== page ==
Food and Nutrition

Do Safe Foods Exist?

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I write a lot about intuitive eating and the psychology of food choices and habits. Lots of people in the intuitive eating world focus almost exclusively on why you eat, exploring the reasons behind food choices rather that the foods themselves. The idea is that if we remove all good-bad labels and judgment from food, and we’re in touch with our bodies, we’ll naturally make the healthiest choices. That’s a valid approach, if one were eating within the context of a natural and unpolluted food supply.

But that’s not the case. Our food supply is so troubled, we no longer have the luxury of being cavalier with our choices. An estimated 87 million people per year get food poisoning, and our food troubles go way beyond pathogens in our peanut butter. The stuff we eat is riddled with genetically modified organisms (GMOs), pesticides, hormones, antibiotics, endocrine disruptors, high-fructose corn syrup, artificial sweeteners, preservatives, synthetic colors, chemical flavorings and trans fats. Between scary reports about cancer-causing additives and life-threatening pathogens, eating seems like a frightening proposition. You’d think we’re better off starving.

What’s safe, clean and healthy? In general, of course, the best advice is to eat an organic diet of mostly fruits, vegetables, nuts, seeds and legumes, with some grains and limited animal protein. Some details follow:

Fruits and vegetables. They have more disease-fighting potential than any other category of foods and, since they’re at the bottom of the food chain, the lowest concentrations of environmental toxins. That doesn’t mean they’re exempt from pathogens; remember the E. coli and salmonella outbreaks traced to spinach? Thoroughly wash even organic produce before you eat it, in a high-quality produce wash. Or you can use a Clorox bath, recommended by Ann Louise Gittleman, Ph.D. (add a teaspoon of Clorox to a gallon of water, soak food for 15 to 25 minutes, and rinse thoroughly; read more about it in her books). Other than that, you can eat most organic plants with abandon.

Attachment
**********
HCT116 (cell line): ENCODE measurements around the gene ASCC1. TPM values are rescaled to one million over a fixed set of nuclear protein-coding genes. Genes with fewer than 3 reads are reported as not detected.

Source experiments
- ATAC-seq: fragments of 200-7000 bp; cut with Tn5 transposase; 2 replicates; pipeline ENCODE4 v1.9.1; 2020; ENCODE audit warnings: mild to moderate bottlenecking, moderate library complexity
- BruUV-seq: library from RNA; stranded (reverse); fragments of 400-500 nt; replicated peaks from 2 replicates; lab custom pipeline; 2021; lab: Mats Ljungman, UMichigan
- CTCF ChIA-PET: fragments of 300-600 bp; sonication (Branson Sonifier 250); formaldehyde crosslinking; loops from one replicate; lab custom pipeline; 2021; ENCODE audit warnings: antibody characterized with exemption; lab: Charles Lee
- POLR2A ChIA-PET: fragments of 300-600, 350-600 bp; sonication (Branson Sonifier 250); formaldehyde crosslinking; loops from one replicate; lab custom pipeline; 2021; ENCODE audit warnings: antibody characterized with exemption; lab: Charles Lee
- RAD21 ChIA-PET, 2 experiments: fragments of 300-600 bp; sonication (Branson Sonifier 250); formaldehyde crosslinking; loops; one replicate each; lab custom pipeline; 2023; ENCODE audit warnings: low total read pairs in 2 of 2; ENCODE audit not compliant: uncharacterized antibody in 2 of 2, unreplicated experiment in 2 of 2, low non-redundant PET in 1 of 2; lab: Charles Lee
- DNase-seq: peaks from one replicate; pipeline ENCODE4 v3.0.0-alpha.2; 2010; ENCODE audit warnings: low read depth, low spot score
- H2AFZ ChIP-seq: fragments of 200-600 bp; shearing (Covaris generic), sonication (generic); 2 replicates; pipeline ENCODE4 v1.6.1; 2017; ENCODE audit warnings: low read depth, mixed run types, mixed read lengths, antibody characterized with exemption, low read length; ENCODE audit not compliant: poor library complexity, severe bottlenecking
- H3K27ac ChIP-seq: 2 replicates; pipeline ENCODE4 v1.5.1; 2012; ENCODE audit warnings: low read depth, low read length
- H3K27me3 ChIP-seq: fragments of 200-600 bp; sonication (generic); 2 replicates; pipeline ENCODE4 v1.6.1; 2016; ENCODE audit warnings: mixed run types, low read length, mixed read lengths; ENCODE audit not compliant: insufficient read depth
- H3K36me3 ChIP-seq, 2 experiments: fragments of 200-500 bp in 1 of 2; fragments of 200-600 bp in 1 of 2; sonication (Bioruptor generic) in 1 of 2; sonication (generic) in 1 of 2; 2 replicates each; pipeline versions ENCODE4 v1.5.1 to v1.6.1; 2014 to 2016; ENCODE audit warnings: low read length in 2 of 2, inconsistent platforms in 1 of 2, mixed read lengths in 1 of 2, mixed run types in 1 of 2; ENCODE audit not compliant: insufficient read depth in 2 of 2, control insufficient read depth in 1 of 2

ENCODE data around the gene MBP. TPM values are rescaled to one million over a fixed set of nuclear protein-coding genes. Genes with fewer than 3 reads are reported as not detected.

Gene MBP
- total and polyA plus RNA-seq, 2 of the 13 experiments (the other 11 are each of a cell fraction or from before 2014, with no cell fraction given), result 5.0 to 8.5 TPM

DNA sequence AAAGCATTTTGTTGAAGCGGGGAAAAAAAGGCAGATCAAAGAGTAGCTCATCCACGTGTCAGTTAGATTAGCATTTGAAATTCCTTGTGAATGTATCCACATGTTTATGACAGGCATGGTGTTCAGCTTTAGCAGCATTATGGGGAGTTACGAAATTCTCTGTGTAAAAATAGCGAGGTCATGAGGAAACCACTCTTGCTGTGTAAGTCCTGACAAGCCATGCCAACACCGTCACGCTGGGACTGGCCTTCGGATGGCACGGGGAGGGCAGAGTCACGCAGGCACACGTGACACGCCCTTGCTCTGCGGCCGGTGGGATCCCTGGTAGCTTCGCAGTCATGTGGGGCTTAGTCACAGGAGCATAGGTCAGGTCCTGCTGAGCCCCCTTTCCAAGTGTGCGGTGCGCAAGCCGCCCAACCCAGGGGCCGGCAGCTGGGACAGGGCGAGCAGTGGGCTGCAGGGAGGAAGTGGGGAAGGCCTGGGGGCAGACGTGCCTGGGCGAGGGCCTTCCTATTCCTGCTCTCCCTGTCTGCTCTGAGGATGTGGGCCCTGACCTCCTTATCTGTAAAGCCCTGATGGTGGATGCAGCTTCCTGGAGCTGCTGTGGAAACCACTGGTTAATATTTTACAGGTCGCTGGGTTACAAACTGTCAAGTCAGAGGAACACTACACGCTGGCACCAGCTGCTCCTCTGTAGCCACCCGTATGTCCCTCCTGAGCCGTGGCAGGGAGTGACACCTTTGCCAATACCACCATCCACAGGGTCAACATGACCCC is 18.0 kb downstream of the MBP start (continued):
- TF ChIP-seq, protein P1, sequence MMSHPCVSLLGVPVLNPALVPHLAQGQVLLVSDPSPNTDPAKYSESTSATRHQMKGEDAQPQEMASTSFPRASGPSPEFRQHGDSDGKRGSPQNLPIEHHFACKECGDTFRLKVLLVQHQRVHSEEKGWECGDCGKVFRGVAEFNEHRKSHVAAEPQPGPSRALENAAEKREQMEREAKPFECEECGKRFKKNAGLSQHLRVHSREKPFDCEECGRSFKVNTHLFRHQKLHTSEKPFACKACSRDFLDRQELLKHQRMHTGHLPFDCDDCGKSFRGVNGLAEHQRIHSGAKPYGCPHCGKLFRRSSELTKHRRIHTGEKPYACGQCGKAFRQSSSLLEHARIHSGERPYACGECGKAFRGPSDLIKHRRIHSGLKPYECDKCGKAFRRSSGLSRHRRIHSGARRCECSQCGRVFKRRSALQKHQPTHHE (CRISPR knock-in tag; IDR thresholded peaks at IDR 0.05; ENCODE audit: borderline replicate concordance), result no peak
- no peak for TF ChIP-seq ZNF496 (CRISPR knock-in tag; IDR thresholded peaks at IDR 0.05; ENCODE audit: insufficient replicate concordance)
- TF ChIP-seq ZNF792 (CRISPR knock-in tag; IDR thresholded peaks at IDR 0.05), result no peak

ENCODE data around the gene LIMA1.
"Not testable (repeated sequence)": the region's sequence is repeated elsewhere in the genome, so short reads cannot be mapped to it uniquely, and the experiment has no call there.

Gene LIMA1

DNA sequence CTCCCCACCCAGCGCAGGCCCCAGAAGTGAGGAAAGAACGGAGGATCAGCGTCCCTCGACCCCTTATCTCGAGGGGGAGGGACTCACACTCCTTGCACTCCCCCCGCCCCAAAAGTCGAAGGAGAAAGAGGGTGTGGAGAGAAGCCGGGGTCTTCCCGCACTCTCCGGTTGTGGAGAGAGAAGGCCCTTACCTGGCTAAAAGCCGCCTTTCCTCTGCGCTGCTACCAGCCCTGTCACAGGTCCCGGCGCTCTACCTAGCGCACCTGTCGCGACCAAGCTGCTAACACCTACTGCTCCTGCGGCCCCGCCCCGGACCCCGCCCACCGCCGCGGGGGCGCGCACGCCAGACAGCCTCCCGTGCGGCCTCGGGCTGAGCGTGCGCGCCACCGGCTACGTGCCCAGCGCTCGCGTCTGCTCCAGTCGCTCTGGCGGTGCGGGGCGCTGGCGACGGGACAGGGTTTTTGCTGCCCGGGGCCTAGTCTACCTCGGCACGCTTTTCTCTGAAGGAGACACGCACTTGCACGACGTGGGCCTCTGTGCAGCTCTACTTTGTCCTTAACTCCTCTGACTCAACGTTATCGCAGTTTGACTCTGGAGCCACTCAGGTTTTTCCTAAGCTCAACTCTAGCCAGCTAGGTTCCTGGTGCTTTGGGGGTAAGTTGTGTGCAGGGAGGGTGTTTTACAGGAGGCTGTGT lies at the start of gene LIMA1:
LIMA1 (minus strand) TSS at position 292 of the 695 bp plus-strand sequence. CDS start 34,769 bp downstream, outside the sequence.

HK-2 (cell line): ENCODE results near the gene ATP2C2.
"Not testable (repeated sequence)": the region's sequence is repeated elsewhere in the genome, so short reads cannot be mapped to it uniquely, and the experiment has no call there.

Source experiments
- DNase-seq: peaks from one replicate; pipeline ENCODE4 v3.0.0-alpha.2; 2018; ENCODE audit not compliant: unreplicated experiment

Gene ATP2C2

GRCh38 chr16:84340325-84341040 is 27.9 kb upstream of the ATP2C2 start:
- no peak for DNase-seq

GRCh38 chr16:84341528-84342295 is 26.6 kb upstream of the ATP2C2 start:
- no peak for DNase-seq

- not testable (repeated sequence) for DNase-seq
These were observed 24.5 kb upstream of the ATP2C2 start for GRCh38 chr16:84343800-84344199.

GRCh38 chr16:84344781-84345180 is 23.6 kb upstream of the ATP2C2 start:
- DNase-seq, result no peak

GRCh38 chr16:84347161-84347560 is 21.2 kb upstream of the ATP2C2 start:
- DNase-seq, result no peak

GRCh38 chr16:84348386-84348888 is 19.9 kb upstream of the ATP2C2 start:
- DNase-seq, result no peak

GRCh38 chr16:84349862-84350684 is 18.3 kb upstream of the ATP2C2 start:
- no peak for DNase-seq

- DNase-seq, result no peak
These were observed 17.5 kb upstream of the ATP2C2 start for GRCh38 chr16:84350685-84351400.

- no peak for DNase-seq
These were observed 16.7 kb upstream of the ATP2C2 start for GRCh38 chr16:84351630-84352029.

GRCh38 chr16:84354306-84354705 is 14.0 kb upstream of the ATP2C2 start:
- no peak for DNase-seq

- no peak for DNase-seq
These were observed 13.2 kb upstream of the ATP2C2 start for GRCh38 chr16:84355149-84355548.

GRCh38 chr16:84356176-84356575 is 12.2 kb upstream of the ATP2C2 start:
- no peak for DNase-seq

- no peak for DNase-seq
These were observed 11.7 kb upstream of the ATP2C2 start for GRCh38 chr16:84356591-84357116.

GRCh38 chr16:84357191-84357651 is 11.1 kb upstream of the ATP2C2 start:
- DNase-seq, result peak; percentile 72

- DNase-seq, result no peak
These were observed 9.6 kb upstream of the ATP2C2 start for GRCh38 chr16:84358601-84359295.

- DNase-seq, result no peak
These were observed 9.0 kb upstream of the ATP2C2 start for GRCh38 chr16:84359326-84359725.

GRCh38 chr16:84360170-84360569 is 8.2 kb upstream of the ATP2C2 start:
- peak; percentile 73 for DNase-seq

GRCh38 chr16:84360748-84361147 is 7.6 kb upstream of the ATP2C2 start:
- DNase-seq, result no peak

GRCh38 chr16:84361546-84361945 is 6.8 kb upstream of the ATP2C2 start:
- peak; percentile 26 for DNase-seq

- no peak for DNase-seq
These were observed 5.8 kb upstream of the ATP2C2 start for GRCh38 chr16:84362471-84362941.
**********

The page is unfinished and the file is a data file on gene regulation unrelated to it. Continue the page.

Meat. If you eat meat, it’s imperative that you buy high-quality products. Get flesh foods from local producers whenever possible, and choose lean cuts of grass-fed meat; they’re lower in saturated fat and calories than grain-fed, and higher in omega-3 fatty acids and conjugated linoleic acid (CLA), a fatty acid with cancer-protective and anti-obesity effects. If you can’t find local meat, has a list of suppliers. There’s no scientific formulation borne out by research studies, but a 3-ounce serving of meat is plenty, and a few times a week is enough for most people.

Dairy. Milk, cheese, butter, yogurt and other dairy products most likely to come from cows that have been treated with rBGH (recombinant bovine growth hormone); this means they contain higher levels of IGF-1 (insulin-like growth factor one), which increases the risk of breast cancer, colon cancer and prostate cancer. The label “rBST-free” is an unverified claim; organic dairy comes from animals that are certified to be free of rBST (you’ll also avoid antibiotics and pesticides). Grass-fed dairy has the best ratio of omega-3 to omega-6 fats. And goat milk products contain less lactose than cow’s milk and an easier-to-digest protein molecule.

Next: Eggs, seafood, legumes, grains, and nuts

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